Your Guide to Surviving Family Dysfunction over the Holidays

It’s the holiday season, which means tables filled with turkey, stuffing, ham,  mashed potatoes with gravy, cranberries and pumpkin pie. Oh, and let’s not forget heaping sides of criticism, cattiness and unresolved conflict. Hail, hail; the dysfunctional gang’s all here!

I know what it is to be haunted by the Ghost of Holidays Past. I’ve washed down my Thanksgiving turkey with salty tears. I’ve dodged the constant onslaught of barbs sharper than a carving knife. I’ve known dysfunction. And I choose not to propagate it.

So how do you avoid holiday drama when your guest list has a history of histrionics? Honestly, you can’t. But you can set a good and godly example, especially among those family members who think you’ve gone off the deep end because of your faith in Christ.

But have reverence for Christ in your hearts, and honor Him as Lord. Be ready at all times to answer anyone who asks you to explain the hope you have in you, but do it with gentleness and respect. Keep your conscience clear, so that when you are insulted, those who speak evil of your good conduct as followers of Christ will become ashamed of what they say.—1 Peter 3:15-16

I’m going to teach you a holiday survival tool: GRACE.

G: Be GENEROUS. If you’re celebrating the holiday at your home, make your guests feel at home. Remain constantly attuned to meeting their needs. If you’re celebrating at someone else’s home, go out of your way to be the kind of guest they want to invite back. Be complimentary when you can be sincere. Show interest in what interests them. Be helpful, and be like a duck so everything rolls off. Let love overcome the multitude of sins you may endure.

R: Be RESPECTFUL. Holidays can be a fantastic witnessing time, but don’t force feed your faith down the throats. You can, instead, talk about how the Lord is working in your life, and even ask how you can pray for that person if such an offer would not be offensive to her. Also, if an extended family member is celebrating a different religious holiday, acknowledge it.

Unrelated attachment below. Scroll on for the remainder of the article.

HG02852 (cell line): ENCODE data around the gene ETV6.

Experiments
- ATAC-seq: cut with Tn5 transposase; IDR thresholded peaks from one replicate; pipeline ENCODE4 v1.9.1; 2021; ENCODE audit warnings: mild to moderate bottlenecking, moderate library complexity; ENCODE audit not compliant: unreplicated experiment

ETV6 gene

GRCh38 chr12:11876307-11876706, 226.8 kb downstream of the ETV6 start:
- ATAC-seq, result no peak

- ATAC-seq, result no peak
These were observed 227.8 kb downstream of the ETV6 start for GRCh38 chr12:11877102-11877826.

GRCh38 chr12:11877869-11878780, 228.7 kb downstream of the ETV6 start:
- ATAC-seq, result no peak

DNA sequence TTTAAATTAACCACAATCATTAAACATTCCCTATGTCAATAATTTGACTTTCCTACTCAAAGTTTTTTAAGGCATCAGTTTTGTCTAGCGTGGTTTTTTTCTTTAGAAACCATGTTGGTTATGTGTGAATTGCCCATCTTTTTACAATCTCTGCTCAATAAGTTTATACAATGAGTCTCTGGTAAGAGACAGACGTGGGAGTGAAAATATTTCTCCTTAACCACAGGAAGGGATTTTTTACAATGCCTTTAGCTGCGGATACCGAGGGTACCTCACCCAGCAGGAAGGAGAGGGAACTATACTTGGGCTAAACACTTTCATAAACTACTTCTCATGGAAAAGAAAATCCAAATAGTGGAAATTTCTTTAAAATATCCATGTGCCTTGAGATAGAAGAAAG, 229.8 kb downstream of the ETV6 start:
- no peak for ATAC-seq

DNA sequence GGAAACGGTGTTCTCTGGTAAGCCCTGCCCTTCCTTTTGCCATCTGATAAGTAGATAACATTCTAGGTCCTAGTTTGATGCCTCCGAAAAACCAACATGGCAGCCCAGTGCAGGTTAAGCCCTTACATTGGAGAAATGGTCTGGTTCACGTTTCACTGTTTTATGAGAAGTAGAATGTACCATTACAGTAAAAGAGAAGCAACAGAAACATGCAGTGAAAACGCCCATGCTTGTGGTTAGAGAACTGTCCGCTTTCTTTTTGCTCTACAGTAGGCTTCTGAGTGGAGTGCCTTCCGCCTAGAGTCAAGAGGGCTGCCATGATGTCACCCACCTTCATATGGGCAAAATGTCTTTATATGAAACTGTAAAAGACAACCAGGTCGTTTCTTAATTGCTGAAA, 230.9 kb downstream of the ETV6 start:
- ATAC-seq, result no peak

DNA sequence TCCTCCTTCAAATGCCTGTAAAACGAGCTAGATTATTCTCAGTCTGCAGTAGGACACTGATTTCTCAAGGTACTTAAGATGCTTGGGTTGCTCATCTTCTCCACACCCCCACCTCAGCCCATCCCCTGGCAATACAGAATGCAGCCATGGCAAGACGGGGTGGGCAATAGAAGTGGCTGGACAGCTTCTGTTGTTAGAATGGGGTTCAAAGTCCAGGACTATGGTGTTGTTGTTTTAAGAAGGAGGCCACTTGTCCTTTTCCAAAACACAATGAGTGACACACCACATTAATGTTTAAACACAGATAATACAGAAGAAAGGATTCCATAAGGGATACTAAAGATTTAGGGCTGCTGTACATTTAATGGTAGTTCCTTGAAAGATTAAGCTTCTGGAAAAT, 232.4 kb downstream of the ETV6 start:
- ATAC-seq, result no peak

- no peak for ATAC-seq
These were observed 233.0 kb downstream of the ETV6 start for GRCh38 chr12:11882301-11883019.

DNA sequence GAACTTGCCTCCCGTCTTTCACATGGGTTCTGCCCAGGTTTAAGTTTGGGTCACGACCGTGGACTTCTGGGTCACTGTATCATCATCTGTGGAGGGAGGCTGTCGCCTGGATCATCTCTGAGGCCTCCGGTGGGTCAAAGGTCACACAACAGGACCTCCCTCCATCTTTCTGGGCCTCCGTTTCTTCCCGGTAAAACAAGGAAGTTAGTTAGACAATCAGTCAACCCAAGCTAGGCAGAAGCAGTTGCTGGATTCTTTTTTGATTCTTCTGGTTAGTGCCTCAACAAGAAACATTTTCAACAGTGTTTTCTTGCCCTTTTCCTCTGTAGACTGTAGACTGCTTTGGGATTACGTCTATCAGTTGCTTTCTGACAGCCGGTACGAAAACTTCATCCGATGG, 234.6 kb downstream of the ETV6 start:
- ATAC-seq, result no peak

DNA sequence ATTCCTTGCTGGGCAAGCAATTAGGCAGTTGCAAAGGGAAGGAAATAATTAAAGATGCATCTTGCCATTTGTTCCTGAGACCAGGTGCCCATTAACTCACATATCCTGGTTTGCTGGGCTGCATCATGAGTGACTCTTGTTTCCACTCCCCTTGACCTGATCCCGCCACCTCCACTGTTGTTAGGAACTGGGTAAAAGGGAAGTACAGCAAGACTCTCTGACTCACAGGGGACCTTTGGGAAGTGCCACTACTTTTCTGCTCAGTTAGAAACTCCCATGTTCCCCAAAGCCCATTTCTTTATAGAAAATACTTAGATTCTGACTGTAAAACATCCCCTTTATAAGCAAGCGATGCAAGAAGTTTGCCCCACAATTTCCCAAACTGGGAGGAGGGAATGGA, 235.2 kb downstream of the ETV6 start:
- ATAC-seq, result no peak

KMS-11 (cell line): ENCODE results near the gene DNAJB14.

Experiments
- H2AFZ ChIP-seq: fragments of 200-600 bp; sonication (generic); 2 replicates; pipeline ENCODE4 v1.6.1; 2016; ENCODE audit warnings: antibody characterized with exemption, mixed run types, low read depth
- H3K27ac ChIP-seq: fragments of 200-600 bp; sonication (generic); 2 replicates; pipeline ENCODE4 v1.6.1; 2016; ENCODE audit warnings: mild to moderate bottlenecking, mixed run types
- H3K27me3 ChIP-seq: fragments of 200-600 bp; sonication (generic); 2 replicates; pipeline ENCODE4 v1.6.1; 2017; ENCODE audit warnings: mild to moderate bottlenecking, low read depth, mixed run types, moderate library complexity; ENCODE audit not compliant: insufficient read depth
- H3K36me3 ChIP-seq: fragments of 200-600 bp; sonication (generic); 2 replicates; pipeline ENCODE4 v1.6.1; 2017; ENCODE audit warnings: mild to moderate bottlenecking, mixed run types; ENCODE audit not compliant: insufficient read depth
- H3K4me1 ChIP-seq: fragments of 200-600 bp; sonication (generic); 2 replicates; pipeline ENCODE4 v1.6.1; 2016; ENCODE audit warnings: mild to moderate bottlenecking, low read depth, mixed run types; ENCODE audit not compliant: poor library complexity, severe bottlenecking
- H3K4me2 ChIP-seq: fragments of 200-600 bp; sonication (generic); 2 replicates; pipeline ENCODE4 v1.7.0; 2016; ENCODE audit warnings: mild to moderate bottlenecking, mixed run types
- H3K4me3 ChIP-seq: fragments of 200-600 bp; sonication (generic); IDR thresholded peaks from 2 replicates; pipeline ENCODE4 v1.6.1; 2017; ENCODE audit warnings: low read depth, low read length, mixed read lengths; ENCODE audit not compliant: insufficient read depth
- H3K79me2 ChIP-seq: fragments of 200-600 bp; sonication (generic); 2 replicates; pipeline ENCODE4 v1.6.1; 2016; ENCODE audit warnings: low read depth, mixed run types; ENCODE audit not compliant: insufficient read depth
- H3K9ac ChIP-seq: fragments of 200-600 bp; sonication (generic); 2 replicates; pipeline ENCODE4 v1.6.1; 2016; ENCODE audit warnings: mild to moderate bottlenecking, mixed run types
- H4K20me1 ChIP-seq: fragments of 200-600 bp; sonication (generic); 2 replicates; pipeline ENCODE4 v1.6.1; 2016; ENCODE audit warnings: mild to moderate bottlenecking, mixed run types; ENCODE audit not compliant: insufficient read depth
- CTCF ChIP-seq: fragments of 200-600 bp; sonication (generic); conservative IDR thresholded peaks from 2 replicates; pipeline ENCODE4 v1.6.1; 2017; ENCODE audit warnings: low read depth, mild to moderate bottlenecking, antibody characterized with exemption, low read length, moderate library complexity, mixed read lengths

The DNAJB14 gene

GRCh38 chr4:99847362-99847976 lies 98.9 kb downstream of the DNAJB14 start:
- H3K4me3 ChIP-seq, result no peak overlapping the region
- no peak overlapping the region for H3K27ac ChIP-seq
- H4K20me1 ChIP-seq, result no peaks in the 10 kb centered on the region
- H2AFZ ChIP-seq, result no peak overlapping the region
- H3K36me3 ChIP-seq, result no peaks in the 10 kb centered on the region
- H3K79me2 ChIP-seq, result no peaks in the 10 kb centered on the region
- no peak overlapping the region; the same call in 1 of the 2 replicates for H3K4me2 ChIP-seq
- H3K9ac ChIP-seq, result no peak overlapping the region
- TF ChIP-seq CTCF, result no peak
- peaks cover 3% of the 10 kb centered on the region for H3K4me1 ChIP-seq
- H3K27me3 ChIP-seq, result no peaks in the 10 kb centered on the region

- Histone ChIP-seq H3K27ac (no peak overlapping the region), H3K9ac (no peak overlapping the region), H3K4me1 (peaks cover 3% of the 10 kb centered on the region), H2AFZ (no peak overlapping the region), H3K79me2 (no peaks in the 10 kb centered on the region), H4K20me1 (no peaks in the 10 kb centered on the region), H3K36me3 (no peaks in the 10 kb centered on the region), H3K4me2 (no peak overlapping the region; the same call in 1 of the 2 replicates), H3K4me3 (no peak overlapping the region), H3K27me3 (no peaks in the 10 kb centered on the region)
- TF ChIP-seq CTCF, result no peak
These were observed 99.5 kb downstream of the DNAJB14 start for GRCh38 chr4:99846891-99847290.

A: Be AWARE. Honestly, you can’t be the only one who dreads extended-family get-togethers. Reach out to that person you see keeping to herself. Show kindness to the one who is often the butt of criticism. Smile at the one who perpetually wears a frown. Be a peacemaker.

C: Be CREATIVE. Sometimes we fall into the same unhealthy patterns when get-togethers follow the same mold. Mix it up. Add a holiday craft, such as a thankfulness chain. (Everyone  writes something for which she’s thankful on a strip of paper that connects to a growing chain you can hang across the room.) Put tokens underneath random chairs for a drawing to win candy or other small gifts. Play a game after dinner, or pull out some instruments and make music together.

E: Be ETERNITY-MINDED. Let go of temporal irritations and let Christ radiate through you. You may be the only reflection of Christ your family members ever know. Make them want what you have by being a faithful, loving, giving, forgiving ambassador for Him. It’s not about you. It’s about Him. Be grateful—even for your dysfunctional family.

By this all people will know that you are My disciples, if you have love for one another.—John 13:35

3 thoughts on “Your Guide to Surviving Family Dysfunction over the Holidays

  1. Terry Flynn says:

    I agree we just had a family dinner that I DID NOT want to be at, but I went, When I got there I found a chair out of the busy part of the house, and I was nice and keep quite, just ate my meal. But hey I went and that was big.